Who you are and where you live can greatly impact your access to care, and sexual orientation is no exception to this. Within the healthcare system, the LGBTQ+ community regularly experiences barriers when seeking adequate health services, and the effect of these barriers may result in poorer health outcomes. This leads to the question — does being a lesbian or bisexual woman affect your risk for breast cancer?
Stats and facts
In short, research shows mixed evidence on if lesbian and bisexual women carry a greater risk of breast cancer. While there is no genetic/biological difference between heterosexual and lesbian women, some research states that women who have sex with women (WSW) may be at a slightly elevated risk of breast cancer due to an overall increase in negative health behaviours and discrimination that they experience. Negative health behaviours include higher rates of risk factors such as smoking, alcohol use, and obesity, which all contribute to cancer risk. However, these statistics vary greatly among individuals, making the evidence too weak to determine a strong connection between these risk factors and overall breast cancer risk in WSW.
The biggest cause of concern for lesbian and bisexual women’s risk of breast cancer is their overall lower rates of preventative cancer screenings such as breast exams and mammograms. In an analysis done by published in the Canadian Family Physician Journal, it was found that WSW reported less participation in preventive screening — believed to be due to previous negative experiences and discrimination in the doctor’s office, creating hesitation to seek physician care.
Homophobia overall is the biggest driving factor to WSW using healthcare services less often and getting fewer cancer screenings as a result. Misconceptions among physicians may also incorrectly inform WSW that they do not need certain cancer screening tests like breast exams.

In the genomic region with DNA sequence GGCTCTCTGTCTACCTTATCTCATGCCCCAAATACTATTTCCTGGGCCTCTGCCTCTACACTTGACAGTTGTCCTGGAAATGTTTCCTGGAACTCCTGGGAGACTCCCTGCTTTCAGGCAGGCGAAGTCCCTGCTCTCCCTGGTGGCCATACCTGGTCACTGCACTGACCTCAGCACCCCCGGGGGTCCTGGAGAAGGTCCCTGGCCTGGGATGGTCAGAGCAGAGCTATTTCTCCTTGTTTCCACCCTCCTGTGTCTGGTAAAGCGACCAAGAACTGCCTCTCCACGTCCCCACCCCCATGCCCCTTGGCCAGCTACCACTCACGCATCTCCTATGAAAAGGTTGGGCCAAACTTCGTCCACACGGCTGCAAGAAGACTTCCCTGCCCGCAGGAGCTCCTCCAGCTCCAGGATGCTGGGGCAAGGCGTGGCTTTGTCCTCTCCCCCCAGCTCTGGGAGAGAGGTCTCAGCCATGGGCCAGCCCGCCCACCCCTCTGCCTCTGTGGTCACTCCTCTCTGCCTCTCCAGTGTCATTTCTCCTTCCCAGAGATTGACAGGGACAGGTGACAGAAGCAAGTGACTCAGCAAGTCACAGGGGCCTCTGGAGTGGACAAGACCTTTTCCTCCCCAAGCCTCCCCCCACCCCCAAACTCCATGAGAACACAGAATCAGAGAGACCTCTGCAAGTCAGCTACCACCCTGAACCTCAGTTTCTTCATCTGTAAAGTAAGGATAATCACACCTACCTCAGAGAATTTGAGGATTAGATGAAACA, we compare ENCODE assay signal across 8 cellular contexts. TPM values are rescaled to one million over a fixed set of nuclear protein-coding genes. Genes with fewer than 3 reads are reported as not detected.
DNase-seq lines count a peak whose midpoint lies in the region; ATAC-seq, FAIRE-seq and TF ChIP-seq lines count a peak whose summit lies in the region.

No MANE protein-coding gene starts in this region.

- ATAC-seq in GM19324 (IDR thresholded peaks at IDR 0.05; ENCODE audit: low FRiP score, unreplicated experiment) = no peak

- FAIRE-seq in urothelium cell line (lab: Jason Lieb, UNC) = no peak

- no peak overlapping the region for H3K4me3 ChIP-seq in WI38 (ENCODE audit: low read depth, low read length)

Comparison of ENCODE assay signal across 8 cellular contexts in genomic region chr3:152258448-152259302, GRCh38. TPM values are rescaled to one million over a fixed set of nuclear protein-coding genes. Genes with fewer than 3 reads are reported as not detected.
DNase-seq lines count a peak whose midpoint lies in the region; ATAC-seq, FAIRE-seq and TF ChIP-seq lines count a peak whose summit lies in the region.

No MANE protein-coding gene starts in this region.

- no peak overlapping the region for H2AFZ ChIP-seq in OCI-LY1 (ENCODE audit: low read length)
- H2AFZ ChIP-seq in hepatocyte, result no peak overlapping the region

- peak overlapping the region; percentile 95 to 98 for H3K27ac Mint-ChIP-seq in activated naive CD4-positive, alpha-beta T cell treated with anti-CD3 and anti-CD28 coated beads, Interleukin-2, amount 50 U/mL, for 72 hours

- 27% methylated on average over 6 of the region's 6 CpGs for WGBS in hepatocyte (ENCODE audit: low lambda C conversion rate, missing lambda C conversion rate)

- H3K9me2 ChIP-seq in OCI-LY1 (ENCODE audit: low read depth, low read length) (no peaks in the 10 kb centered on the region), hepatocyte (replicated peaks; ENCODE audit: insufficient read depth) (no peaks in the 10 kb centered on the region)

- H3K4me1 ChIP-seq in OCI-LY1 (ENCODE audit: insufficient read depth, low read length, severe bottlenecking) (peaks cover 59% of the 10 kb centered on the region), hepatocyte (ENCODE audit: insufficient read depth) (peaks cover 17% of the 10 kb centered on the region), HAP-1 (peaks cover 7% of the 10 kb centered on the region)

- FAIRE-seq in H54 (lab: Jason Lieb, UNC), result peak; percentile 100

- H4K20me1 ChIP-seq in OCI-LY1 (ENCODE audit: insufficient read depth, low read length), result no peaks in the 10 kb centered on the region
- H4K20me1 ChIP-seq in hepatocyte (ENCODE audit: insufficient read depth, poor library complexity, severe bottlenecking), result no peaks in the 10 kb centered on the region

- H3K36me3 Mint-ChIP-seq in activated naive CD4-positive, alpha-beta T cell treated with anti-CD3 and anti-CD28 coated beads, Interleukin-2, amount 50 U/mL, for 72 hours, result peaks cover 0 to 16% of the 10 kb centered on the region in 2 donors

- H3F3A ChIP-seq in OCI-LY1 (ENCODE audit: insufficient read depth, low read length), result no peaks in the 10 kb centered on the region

Unfortunately, the overall risk of breast cancer among lesbian and bisexual is not well known as there continue to be gaps within the cancer data for them. According to the research done in the report “Coming Out About Lesbians and Cancer” by Rainbow Health Ontario, lesbian women wished for:
- Increased attention to cancer in lesbian communities
- Greater education in detection, prevention, and risks for lesbians
- Specialized lesbian cancer services and resources
- More welcoming spaces within cancer care
Resources and Self-Advocacy
Rainbow Health Ontario (RHO), an LGBTQ+ focused program created by Sherbourne Health Centre, suggests the following guidelines for lesbian and bisexual women regarding cancer screening:
- Individuals should be screened for cancer based on the organs that they have (e.g. prostate, testicles, cervix, breasts, colon), rather than based on their sexual orientation/practices.
- Anyone with breast tissue is at risk for breast cancer (this includes men) and should be screened according to standard and current guidelines
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